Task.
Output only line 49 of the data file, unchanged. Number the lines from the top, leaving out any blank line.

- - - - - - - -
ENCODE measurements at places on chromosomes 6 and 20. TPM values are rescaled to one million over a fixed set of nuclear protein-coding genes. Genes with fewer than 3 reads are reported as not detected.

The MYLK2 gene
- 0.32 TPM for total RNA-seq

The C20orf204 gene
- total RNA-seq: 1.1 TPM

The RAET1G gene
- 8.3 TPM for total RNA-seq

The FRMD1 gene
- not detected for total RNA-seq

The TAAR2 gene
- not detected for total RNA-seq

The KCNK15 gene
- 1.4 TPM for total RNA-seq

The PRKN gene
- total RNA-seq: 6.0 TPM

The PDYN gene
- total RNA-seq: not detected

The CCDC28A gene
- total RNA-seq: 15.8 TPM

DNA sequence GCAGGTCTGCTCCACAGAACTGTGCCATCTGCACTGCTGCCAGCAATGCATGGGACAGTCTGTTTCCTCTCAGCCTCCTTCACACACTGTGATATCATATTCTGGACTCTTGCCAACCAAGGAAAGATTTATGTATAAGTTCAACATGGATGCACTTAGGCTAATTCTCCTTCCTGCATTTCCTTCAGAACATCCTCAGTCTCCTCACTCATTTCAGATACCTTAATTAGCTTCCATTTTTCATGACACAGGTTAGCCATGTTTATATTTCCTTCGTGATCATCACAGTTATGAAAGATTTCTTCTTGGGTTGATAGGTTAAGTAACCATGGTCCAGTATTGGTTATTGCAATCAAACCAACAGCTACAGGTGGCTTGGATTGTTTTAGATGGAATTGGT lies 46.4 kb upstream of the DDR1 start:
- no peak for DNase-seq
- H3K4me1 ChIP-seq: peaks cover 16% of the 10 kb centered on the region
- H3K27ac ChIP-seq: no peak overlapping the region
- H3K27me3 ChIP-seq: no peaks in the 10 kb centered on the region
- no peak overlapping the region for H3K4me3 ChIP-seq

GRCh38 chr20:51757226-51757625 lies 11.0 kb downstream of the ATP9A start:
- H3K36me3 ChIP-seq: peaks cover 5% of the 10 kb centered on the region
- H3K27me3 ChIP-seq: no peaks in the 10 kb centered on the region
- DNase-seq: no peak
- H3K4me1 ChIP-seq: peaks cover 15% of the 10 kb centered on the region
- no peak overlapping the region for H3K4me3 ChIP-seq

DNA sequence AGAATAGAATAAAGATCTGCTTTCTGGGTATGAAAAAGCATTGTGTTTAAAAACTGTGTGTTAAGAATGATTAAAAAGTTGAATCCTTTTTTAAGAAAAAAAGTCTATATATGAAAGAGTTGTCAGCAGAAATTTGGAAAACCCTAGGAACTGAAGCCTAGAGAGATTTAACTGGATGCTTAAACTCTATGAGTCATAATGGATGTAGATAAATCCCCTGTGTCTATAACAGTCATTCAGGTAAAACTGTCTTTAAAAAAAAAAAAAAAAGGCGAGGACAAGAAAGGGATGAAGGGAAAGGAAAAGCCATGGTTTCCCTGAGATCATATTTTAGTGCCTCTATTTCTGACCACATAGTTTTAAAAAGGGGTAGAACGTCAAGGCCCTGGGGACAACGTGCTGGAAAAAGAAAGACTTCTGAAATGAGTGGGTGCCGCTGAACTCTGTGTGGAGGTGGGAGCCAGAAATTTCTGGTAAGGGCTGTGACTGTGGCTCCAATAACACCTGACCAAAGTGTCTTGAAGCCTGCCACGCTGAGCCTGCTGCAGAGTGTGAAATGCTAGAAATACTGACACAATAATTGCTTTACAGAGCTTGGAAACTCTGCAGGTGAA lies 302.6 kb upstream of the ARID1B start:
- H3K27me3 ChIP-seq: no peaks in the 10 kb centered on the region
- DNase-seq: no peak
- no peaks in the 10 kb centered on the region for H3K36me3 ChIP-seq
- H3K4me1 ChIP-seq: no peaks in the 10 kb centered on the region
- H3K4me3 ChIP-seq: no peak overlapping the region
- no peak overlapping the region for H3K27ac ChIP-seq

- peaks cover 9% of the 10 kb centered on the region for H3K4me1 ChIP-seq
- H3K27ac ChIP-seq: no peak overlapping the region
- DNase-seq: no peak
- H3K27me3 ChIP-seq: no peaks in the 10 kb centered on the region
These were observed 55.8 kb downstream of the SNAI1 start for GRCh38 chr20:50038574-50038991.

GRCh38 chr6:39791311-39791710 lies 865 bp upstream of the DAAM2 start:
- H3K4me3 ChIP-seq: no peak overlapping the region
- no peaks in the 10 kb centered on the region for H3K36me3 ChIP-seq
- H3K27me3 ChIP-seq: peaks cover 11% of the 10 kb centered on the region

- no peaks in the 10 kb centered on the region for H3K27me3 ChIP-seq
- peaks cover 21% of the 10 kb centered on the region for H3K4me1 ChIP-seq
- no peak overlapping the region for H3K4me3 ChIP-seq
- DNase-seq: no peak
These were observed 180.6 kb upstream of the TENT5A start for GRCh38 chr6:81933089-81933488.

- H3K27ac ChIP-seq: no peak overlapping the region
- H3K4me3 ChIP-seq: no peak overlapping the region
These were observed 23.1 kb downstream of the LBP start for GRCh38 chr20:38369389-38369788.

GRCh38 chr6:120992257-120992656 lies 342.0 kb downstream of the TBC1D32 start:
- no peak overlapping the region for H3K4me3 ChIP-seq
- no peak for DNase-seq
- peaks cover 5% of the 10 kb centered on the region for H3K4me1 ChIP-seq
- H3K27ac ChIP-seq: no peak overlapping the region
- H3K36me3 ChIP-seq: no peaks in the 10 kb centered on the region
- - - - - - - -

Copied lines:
- peaks cover 21% of the 10 kb centered on the region for H3K4me1 ChIP-seq